Today’s outline of a no-deal Brexit won’t sway remainers, but at least it offers clarity, writes Arun Kakar
Fears of medical rationing, merely ‘adequate’ food supplies and grounded flights are among the dystopian concerns surrounding the possibility of a no-deal Brexit – a scenario that was last month given an alarming ‘60-40’ odds by international trade secretary Liam Fox earlier this month.
New Brexit secretary Dominic Raab attempted to soothe the growing unease today with the first batch of contingency plans in the event of a no-deal, nervously assuring listeners that, ‘Our overarching aim is to facilitate the smooth, continued functioning of business, transport, infrastructure, research, aid programmes and funding streams’. The first wave of 25 documents offer a reality in which we can expect a ‘likely increase’ in the cost of card payments between the bloc as well as a possible loss of access to UK pension and banking services for Britons abroad.
Among the raft of warnings in the papers, Raab assured worried sandwich eaters (including, presumably himself) that ‘contrary to one of the wilder claims, you will still be able to enjoy a BLT after Brexit, and there are no plans to deploy the Army to maintain food supplies’.
Reactions across the business world have been mixed to say the least. The Confederation of British Industry (CBI) said that leaving the EU and operating on World Trade Organization rules is acceptable ‘in a world of fantasy, where facts are not allowed to challenge ideology,’ whilst adjectives such as ‘devastating’ and ’disastrous’ have been used by the Trades Union Congress and the National Farmers Union respectively.
The emergence of no-deal into an ‘uncomfortably high’ realm of possibility – to use the words of Bank of England Governor Mark Carney – has been treated bleakly by business. But now we have some clarity, will the panic ease up a little? Yes, according to Paul Mumford at Cavendish Asset Management.
“No deal – while obviously sub-optimal in some ways – wouldn’t be the apocalypse many fear,’ says Mumford. ‘In fact, over time, it will have clear upsides for swathes of the UK economy. Sterling would inevitably take a big hit, but this would be a boon for many – particularly UK exporters, foreign investors who would be able to cherry-pick quality companies, and FTSE 100 companies who in total derive around 70 per cent of their sales from overseas markets’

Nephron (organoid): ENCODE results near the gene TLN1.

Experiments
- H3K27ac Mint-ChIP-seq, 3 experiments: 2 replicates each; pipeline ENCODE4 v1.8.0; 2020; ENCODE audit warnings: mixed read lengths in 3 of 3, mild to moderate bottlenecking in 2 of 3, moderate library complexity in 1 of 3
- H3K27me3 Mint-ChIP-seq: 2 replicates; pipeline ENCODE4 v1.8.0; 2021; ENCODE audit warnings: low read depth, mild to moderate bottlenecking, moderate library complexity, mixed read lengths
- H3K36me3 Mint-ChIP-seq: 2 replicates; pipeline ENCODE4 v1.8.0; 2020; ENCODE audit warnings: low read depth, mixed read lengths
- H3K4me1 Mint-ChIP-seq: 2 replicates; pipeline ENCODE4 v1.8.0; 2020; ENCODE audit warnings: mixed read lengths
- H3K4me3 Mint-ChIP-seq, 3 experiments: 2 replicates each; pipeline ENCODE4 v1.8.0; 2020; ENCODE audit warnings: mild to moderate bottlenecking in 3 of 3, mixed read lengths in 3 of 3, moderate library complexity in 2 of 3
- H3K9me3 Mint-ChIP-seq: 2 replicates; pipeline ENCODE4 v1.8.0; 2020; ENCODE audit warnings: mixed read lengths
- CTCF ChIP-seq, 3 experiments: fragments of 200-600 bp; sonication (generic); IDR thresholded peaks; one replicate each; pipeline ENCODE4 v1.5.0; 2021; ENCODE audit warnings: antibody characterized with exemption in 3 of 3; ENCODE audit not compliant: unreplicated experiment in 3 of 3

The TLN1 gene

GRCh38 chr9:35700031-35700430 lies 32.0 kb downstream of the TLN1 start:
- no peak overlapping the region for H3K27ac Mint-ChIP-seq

Investment Association CEO Chris Cummings said that the notices ‘provide some welcome clarity’ for the asset management industry. This clarity, while not ideal, is at least demonstrating some level of preparedness. The reality of Brexit itself is increasingly being absorbed among HNWs, too. Some 36 per cent of HNWs surveyed by Rathbones in March said that they felt more confident about Brexit than they did a year ago, which aside from reminding you just how long this malarkey has gone on for, suggests that there is at least a growing positive sentiment towards the inevitable impact Brexit might have.
Industry wise, Mumford sees big wins for oil, mining and tobacco sectors in particular.
‘For example BATS makes over 90 per cent of its earnings outside the UK. With Brent crude at $74/barrel, shares in North Sea oil and gas companies should benefit whatever the outcome. And given that energy prices are in US dollars, these companies find themselves with a natural currency hedge.’
Only 23 per cent of HNWs in the Rathbones survey said that Brexit would be a ‘threat’ to their business, with low interest rates (37 per cent), economic uncertainty (36 per cent) and inflation (34 per cent) being among their biggest concerns. While it’s a strain to call these figures optimistic, they at least shows an adjustment to the realities of Brexit. Surely today’s advice helps to make that eventual reality a little more tangible.
Arun Kakar writes for Spear’s